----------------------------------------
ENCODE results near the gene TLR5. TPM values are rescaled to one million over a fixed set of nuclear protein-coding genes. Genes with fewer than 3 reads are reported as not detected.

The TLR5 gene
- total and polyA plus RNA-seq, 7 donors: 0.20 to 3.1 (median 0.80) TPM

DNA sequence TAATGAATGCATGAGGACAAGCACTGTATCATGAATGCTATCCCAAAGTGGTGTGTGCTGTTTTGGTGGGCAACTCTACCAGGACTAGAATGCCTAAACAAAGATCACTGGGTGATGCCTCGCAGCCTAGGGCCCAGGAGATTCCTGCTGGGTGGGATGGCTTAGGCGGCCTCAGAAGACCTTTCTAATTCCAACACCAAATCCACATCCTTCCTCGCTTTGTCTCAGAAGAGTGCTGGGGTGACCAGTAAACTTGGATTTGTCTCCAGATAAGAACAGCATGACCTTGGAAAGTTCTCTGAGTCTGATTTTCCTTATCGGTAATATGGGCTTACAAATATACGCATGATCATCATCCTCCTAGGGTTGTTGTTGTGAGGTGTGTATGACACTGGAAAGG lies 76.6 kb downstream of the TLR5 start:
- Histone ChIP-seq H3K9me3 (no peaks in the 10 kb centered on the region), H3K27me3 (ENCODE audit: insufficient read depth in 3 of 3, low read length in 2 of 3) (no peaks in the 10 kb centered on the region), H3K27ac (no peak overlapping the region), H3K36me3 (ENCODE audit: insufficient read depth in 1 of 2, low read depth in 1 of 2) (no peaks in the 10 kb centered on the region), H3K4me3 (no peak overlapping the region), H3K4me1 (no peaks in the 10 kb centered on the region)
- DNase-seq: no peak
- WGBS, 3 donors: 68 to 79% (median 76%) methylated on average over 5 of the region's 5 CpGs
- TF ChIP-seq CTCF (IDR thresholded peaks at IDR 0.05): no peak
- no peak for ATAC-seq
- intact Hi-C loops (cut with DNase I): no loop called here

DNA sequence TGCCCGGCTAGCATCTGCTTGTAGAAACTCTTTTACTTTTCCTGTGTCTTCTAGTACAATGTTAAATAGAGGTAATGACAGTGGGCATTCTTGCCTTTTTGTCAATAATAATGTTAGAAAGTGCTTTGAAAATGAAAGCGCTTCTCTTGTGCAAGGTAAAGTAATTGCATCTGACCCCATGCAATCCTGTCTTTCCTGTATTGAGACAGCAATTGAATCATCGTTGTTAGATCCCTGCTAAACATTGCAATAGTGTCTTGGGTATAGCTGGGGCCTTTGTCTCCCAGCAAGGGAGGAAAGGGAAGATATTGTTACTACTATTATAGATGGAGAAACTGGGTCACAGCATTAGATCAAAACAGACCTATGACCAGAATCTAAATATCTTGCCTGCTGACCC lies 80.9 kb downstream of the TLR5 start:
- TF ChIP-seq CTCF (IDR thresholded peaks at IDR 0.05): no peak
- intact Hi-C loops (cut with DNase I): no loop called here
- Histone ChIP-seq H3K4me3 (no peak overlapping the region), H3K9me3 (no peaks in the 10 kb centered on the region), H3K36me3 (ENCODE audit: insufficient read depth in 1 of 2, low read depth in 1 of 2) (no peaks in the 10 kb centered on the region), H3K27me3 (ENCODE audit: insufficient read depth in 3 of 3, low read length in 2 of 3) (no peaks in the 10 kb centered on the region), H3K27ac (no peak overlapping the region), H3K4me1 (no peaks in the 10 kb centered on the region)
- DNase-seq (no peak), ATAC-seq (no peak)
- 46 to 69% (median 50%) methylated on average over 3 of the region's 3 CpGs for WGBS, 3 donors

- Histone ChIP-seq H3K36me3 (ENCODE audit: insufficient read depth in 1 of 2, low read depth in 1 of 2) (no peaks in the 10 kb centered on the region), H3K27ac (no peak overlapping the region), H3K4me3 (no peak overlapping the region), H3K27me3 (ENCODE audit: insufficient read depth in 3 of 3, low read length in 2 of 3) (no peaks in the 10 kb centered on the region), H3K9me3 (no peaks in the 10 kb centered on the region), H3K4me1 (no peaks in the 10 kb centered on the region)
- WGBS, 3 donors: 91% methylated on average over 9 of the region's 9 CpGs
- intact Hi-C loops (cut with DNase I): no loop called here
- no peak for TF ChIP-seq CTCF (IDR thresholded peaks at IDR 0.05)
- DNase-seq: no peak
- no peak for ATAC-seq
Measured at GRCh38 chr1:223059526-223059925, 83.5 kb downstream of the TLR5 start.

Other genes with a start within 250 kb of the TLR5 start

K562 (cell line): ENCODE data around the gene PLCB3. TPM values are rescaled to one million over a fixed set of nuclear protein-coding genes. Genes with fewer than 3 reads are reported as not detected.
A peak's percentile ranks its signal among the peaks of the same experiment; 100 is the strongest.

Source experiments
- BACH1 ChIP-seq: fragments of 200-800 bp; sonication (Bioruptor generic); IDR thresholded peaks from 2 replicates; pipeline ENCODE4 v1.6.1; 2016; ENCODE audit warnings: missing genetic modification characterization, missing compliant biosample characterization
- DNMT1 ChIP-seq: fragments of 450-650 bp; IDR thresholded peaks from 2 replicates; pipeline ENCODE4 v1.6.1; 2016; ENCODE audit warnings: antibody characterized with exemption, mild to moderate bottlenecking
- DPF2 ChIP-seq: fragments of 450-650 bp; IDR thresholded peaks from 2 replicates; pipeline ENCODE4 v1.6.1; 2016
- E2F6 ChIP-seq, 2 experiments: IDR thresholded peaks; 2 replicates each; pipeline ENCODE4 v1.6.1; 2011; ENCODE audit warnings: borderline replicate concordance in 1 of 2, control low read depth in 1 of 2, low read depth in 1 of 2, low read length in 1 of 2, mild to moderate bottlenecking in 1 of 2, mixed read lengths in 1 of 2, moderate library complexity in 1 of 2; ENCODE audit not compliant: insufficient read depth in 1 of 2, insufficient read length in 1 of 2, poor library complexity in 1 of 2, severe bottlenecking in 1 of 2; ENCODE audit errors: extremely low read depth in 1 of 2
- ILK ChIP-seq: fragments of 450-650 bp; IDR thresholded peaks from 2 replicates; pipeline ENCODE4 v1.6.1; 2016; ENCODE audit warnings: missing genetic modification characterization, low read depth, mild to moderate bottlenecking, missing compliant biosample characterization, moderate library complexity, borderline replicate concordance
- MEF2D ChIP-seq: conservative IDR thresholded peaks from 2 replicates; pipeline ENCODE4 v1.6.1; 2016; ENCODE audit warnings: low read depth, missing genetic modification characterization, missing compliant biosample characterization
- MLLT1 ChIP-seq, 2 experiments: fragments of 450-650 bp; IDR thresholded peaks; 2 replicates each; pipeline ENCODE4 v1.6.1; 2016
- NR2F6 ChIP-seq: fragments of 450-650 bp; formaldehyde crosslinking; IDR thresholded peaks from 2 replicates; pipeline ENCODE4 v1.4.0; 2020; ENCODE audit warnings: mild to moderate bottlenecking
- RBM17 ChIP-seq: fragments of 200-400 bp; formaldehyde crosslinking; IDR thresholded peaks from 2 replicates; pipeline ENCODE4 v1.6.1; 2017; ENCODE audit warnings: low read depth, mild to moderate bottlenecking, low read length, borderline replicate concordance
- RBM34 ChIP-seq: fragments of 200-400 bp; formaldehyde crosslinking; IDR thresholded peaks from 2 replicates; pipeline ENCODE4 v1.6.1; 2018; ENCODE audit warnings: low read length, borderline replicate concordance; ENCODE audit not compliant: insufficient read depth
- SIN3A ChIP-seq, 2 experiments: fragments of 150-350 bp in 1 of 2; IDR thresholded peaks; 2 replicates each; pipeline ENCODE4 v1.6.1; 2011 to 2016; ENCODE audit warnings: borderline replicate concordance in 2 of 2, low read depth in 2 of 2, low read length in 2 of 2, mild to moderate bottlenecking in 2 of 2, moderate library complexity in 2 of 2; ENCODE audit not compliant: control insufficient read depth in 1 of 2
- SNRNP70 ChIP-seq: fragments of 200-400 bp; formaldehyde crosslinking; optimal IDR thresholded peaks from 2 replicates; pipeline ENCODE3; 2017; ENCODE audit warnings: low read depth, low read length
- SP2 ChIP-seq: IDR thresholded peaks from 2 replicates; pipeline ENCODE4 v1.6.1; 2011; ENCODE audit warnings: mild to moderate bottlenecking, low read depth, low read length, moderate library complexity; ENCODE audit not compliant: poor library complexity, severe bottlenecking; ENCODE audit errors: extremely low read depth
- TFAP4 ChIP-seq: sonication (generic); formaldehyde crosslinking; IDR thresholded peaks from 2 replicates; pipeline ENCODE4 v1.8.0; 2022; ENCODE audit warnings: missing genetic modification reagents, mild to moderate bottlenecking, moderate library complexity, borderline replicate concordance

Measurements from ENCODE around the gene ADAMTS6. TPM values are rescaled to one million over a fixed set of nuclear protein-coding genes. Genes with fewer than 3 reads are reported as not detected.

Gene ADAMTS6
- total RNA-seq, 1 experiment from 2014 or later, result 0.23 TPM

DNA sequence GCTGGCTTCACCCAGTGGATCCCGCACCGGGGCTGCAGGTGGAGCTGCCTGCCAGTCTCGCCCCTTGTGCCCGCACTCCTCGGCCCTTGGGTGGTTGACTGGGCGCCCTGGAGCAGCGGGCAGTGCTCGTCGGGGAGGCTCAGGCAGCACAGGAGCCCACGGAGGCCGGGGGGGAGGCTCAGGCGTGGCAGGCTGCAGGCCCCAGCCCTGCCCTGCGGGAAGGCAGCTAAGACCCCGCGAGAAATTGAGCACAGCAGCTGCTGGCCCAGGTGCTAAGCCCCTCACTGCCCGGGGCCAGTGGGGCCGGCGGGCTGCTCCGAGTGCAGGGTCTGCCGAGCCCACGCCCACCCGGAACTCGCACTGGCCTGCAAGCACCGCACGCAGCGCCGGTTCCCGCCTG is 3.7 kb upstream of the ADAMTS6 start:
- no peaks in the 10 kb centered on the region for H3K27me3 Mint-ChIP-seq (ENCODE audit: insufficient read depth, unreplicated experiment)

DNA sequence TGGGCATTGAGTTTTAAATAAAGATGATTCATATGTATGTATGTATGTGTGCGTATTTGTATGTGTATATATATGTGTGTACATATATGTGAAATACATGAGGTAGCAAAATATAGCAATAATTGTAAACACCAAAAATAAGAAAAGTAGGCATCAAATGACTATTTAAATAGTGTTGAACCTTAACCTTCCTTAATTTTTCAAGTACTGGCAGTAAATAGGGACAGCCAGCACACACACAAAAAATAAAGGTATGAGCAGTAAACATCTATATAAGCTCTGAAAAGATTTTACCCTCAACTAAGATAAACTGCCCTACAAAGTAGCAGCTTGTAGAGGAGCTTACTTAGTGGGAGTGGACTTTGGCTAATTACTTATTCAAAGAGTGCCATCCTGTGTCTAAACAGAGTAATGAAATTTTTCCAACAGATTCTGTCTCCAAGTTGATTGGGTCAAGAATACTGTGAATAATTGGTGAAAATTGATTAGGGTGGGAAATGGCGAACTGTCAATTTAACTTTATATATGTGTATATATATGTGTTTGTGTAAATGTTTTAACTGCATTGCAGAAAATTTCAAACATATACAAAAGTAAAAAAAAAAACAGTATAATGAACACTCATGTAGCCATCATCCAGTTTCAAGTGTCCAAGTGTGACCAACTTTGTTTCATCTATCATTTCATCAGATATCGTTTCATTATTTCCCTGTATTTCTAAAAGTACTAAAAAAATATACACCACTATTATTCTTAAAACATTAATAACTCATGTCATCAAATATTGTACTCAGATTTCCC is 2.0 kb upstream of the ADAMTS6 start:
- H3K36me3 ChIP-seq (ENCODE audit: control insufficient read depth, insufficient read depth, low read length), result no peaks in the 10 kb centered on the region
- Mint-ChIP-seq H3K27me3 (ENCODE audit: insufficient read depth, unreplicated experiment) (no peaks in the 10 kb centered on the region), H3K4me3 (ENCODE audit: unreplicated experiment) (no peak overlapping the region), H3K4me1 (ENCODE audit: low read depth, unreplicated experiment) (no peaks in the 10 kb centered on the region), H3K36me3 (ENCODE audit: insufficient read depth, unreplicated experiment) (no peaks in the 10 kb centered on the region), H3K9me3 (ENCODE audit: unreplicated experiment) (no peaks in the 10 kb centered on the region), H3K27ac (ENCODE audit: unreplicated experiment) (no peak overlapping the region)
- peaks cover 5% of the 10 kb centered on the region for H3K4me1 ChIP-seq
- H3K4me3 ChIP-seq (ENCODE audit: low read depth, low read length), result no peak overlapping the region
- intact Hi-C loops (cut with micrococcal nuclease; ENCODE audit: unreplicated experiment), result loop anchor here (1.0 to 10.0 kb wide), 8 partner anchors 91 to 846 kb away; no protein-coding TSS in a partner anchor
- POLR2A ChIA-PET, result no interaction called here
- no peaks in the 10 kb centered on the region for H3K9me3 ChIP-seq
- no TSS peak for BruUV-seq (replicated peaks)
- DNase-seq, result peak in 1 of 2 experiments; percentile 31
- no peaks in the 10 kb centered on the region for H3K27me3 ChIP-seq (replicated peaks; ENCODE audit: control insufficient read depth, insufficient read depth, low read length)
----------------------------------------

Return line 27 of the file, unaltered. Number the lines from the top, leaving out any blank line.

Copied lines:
Source experiments